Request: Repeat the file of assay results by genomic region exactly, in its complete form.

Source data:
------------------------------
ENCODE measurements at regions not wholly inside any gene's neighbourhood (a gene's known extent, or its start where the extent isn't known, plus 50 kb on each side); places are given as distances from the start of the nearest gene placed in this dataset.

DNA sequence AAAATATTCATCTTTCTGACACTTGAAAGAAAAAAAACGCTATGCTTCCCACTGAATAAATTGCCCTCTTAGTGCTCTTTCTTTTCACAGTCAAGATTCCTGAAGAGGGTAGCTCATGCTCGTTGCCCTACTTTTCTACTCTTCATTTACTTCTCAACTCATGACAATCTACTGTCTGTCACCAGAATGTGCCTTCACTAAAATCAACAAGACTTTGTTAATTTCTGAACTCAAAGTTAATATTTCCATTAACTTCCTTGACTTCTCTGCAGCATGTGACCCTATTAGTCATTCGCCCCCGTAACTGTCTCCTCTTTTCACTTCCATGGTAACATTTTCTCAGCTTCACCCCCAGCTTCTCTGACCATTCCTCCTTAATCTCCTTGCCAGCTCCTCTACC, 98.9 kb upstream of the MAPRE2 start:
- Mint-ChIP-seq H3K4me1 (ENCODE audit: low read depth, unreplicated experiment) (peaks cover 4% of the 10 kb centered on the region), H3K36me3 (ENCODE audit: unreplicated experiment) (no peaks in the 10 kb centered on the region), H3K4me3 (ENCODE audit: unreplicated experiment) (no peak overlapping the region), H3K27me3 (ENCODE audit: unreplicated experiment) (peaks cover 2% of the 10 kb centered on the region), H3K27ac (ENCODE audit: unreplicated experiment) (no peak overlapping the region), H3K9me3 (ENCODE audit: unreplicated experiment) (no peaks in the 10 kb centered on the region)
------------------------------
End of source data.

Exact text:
ENCODE measurements at regions not wholly inside any gene's neighbourhood (a gene's known extent, or its start where the extent isn't known, plus 50 kb on each side); places are given as distances from the start of the nearest gene placed in this dataset.

DNA sequence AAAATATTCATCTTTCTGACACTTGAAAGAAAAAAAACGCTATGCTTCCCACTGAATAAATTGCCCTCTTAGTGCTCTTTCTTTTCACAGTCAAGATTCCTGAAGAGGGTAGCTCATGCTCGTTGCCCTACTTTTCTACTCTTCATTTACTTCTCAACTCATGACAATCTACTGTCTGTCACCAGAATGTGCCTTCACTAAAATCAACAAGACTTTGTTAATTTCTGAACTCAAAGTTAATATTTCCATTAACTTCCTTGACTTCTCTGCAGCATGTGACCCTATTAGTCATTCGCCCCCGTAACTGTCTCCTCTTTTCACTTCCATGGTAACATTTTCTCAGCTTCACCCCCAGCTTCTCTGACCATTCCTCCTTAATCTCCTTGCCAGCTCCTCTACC, 98.9 kb upstream of the MAPRE2 start:
- Mint-ChIP-seq H3K4me1 (ENCODE audit: low read depth, unreplicated experiment) (peaks cover 4% of the 10 kb centered on the region), H3K36me3 (ENCODE audit: unreplicated experiment) (no peaks in the 10 kb centered on the region), H3K4me3 (ENCODE audit: unreplicated experiment) (no peak overlapping the region), H3K27me3 (ENCODE audit: unreplicated experiment) (peaks cover 2% of the 10 kb centered on the region), H3K27ac (ENCODE audit: unreplicated experiment) (no peak overlapping the region), H3K9me3 (ENCODE audit: unreplicated experiment) (no peaks in the 10 kb centered on the region)